Pulling into the Liffey

James had slept on the floor. Tommie had slept in a stranger's tent. Dominic, who knows. Of certainty though was our bedraggled state. Beijing public toilets are blacklisted if more than two flies are found hovering about. We surely would have failed the Maoist challenge several times over. All in our filthy attire, we were expecting another marathon drive on the Irish side. Then came an excited call. Tommie's father, by some holy or unholy means, had secured us rooms at the plushest hotel in Dublin, The Westbury. We were staying in Dublin that night.

The old, the new and the odd next to The Cobblestone

A few soapy encounters later we emerged fly-less and fancy free, reborn into the Dublin air with our instruments. With a hop across town that night, we found a spot in the corner seat at The Cobblestone, Smithfield's home of song and tune. This fine pub hosts a session every night of the week, twice on Sunday. It was a baptism by fire but we earned our Guinness, which, by the way, does taste better in Ireland.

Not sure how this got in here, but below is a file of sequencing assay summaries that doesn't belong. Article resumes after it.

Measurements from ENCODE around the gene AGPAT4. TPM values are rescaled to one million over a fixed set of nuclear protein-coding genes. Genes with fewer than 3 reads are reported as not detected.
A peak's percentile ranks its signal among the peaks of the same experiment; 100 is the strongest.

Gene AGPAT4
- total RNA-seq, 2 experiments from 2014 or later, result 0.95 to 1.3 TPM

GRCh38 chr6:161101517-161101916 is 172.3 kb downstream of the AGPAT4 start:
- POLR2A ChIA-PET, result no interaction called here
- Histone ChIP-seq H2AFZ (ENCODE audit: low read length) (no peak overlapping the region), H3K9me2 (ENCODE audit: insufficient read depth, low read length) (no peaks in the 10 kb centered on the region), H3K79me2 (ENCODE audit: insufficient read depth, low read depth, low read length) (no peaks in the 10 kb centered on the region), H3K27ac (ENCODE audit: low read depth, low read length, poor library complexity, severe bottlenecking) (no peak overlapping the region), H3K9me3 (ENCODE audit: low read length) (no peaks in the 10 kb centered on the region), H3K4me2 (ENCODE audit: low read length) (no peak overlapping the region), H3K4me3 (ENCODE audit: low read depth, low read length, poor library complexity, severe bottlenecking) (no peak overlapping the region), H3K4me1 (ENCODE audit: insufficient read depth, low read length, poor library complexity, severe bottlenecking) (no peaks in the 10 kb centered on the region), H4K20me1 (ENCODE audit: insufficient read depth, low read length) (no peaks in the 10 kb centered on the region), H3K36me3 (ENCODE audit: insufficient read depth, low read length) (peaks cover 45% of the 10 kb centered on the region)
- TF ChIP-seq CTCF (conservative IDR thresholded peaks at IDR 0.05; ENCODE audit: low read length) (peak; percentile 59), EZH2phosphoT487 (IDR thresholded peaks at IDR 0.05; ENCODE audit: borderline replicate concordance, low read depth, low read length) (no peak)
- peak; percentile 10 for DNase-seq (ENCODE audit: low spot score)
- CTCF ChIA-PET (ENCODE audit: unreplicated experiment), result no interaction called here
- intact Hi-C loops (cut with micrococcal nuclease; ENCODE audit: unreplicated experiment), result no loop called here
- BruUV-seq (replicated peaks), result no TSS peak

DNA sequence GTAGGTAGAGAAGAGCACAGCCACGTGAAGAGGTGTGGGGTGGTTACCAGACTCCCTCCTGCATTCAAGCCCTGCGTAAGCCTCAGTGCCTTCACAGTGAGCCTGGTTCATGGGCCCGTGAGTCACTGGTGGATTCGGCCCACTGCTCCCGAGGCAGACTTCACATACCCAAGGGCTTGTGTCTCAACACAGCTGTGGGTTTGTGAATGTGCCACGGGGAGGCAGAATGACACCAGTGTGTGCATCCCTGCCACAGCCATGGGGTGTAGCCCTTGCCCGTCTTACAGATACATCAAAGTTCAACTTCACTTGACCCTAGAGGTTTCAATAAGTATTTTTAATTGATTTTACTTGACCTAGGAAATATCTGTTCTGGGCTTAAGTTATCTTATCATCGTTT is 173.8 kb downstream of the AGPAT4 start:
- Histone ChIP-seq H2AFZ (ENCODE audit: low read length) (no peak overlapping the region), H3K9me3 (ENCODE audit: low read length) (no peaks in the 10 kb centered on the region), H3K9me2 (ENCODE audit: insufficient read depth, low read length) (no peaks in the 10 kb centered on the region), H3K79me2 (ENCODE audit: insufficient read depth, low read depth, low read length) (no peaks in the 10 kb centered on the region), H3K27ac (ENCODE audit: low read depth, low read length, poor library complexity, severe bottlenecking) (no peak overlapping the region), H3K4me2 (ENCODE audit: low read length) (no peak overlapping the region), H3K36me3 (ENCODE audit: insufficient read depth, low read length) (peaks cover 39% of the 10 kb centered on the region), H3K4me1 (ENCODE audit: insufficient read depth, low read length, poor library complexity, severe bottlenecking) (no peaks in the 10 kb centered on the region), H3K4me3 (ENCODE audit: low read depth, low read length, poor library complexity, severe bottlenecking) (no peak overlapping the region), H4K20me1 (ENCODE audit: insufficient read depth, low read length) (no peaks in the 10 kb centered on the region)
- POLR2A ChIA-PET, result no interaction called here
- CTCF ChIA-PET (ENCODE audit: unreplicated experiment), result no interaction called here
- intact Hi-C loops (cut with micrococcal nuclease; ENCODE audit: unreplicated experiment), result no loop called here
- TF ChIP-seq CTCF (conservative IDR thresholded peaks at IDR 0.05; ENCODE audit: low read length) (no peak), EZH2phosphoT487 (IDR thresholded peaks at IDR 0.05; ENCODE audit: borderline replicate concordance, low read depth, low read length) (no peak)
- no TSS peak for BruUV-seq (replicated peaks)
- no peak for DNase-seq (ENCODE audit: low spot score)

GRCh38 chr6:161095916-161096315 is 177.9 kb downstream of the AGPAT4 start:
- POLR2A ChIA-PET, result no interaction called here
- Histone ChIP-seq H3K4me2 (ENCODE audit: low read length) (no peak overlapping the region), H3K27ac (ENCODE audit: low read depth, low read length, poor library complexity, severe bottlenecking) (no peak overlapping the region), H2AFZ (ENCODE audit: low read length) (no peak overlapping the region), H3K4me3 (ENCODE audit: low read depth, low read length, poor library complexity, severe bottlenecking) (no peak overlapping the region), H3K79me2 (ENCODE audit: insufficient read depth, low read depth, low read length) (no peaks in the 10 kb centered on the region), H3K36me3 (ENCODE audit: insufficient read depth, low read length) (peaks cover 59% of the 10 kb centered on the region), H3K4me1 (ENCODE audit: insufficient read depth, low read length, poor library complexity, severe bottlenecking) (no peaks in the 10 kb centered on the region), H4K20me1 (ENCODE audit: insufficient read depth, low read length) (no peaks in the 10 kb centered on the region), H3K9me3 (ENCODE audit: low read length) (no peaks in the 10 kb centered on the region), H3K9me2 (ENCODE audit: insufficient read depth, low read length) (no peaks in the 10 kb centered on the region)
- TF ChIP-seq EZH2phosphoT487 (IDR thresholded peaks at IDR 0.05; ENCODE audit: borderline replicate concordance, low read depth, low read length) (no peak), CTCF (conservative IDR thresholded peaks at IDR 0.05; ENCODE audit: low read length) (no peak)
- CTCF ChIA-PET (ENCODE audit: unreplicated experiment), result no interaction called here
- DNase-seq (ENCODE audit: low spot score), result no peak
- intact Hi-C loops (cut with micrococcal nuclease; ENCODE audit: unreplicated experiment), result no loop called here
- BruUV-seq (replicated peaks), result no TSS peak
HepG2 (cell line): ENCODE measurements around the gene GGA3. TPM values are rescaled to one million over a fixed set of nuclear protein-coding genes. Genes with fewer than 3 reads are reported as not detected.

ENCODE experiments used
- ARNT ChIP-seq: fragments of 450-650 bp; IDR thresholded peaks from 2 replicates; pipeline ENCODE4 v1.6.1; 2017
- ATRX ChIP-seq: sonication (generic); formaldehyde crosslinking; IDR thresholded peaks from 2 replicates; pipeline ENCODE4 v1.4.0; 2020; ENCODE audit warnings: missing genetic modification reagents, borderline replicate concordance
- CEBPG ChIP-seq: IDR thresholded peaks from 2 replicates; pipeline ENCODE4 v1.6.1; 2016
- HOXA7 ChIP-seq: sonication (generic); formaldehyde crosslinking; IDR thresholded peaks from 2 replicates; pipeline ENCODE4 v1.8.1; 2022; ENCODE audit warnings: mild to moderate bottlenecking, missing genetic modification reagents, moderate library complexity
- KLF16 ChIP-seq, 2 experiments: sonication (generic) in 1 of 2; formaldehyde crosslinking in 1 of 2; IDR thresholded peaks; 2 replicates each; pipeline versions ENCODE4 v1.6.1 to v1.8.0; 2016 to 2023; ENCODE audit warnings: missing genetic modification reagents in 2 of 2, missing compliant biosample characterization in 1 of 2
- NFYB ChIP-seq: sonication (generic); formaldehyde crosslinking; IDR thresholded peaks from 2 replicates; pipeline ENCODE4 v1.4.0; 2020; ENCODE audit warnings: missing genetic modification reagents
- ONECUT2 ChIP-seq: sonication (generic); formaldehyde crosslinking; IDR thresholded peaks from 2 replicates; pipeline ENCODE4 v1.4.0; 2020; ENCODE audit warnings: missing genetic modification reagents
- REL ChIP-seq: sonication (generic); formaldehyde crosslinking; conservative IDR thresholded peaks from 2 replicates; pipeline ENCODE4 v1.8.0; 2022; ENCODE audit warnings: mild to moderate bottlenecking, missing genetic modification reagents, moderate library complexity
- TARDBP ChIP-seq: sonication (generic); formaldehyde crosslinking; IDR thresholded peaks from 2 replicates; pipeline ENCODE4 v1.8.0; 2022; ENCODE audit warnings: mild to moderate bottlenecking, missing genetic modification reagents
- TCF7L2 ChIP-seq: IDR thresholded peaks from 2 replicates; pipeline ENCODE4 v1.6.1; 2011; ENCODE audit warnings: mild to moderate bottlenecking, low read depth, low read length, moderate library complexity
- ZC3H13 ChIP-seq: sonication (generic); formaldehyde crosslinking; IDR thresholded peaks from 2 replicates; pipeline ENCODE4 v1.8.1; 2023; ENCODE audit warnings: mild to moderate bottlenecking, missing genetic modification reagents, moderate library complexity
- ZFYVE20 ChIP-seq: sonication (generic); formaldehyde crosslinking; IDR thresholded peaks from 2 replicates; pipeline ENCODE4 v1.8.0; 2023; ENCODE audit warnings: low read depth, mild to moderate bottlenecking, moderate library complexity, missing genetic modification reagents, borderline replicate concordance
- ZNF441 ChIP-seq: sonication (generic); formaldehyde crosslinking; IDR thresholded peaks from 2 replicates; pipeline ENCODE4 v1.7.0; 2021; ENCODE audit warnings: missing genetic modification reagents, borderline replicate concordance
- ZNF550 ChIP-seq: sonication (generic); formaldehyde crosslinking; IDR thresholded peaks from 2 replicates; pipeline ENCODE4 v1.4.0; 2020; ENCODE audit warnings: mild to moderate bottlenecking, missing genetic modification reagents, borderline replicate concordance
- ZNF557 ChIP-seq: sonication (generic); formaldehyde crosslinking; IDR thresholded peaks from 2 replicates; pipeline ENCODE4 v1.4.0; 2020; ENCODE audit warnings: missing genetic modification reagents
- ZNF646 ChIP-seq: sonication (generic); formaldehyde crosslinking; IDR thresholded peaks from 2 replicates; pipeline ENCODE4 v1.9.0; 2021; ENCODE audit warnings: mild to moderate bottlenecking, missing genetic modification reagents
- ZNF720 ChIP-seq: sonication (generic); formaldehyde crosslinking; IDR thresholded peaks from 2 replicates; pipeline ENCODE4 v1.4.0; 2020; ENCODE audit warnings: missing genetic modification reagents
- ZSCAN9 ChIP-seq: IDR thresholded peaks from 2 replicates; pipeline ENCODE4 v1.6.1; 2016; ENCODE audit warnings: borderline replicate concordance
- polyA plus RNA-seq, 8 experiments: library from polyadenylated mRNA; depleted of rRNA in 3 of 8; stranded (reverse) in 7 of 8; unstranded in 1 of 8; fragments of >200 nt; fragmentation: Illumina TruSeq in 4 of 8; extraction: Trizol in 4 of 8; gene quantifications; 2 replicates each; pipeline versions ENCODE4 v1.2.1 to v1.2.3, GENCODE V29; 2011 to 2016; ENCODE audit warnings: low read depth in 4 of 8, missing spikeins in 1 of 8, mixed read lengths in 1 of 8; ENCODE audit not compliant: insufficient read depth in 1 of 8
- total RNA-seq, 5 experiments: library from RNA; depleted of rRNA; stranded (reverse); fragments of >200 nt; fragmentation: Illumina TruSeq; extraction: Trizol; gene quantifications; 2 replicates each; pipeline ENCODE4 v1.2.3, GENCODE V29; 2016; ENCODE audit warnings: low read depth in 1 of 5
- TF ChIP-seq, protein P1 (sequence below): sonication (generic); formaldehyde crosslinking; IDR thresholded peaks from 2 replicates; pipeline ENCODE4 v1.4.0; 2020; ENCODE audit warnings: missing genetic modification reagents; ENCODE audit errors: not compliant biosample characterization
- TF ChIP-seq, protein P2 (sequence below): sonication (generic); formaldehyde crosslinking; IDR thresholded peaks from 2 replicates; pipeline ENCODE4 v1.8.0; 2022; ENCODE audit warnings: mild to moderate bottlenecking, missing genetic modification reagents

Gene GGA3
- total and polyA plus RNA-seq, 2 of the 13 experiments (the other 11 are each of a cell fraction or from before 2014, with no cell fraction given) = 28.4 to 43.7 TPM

TEYR business meeting at The Cobblestone

A michelin-starred Irish breakfast in our bellies we hit the road the following morning. Cartoon chaos ran in the streets, a freak gust of atlantic air had ripped a giant Minion inflatable from its moorings. Dublin was gridlocked, or so we heard. We missed the "Despicable" jam by an hour or so as we struck out northwest toward the border and beyond.

The Muldoon Range and our Stage

In Fermanagh, the northern county of lakes (and lots of rain), we holed up with some distant relations of the Gavins, the McGandys and Muldoons. With endless hospitality, and booze, they provided the magical setting for our "Hooley in the Kitchen" house concert. In front Maggie and Harpo's old kitchen range we played acoustic to a raggle-taggle rip-roaring crowd of the local clans with a bonfire blazing beyond the windows. There was none too little fire in peoples eyes, or tongues for that matter, as any quiet gap in the proceedings was immediately filled with chatter and gossip. But once the notes and words got flowing the atmosphere was electric.

Captain Maco

We then had a couple of days of rambling on our hands. Our first rainy afternoon - one of those days where locals might say that Fermanagh was "in the lake" and not the other way around - we spent exploring the isle of Devenish by boat. With Maco as our faithful captain we moored up on the small spit of land and wandered around the monastic ruins and its 12th century round tower, built to supposedly keep the marauding vikings from stealing church treasure. The weird and wonderful engravings scattered about the arches and gravestones held rich blends of christian and pagan imagery. With boots rapidly filling with water and the horizon reduced to just a few hundred yards by the weight of rain and cloud, it felt like the end of the earth.